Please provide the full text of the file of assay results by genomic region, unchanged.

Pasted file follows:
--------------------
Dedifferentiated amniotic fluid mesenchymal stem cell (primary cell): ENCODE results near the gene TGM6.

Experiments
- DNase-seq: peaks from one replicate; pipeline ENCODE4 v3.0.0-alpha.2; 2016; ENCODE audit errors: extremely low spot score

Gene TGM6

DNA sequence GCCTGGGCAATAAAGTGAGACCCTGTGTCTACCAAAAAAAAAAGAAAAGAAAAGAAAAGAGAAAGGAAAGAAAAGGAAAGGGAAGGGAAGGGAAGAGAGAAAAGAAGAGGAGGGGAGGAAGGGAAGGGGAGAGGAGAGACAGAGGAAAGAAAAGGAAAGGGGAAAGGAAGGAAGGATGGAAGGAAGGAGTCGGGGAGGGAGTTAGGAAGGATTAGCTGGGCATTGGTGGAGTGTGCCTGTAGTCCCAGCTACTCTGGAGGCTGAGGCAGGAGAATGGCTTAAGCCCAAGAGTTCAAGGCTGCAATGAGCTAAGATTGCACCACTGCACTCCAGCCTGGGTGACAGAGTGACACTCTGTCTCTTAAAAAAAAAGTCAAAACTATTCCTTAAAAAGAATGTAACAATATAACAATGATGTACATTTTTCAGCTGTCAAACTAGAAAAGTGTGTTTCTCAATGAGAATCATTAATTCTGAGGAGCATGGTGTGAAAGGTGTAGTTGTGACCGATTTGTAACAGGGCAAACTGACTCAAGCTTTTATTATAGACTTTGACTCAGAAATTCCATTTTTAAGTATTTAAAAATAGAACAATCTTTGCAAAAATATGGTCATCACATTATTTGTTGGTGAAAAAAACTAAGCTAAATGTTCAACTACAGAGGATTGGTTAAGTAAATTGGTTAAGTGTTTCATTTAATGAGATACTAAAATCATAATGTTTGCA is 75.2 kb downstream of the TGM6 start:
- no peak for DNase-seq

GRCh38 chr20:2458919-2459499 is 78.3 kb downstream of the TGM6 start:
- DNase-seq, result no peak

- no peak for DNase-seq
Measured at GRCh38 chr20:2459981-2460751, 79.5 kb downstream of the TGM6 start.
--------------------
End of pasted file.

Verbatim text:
Dedifferentiated amniotic fluid mesenchymal stem cell (primary cell): ENCODE results near the gene TGM6.

Experiments
- DNase-seq: peaks from one replicate; pipeline ENCODE4 v3.0.0-alpha.2; 2016; ENCODE audit errors: extremely low spot score

Gene TGM6

DNA sequence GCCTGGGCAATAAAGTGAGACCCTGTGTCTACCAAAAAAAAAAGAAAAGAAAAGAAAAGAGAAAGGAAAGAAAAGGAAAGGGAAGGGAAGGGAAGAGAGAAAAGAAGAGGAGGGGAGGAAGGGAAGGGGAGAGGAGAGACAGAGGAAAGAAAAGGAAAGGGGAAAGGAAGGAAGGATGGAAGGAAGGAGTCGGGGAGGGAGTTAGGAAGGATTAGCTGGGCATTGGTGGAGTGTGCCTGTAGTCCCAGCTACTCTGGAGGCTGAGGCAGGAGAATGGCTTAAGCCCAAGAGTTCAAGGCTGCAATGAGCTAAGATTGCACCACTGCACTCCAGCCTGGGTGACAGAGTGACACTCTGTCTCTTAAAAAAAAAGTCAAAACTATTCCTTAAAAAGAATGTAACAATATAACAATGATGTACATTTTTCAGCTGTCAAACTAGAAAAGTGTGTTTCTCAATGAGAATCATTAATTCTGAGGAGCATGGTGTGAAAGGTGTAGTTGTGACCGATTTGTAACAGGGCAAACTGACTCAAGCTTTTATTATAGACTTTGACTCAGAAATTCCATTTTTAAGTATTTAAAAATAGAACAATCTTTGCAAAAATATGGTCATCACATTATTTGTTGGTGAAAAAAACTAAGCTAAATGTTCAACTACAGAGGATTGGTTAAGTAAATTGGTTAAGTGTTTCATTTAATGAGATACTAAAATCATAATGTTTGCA is 75.2 kb downstream of the TGM6 start:
- no peak for DNase-seq

GRCh38 chr20:2458919-2459499 is 78.3 kb downstream of the TGM6 start:
- DNase-seq, result no peak

- no peak for DNase-seq
Measured at GRCh38 chr20:2459981-2460751, 79.5 kb downstream of the TGM6 start.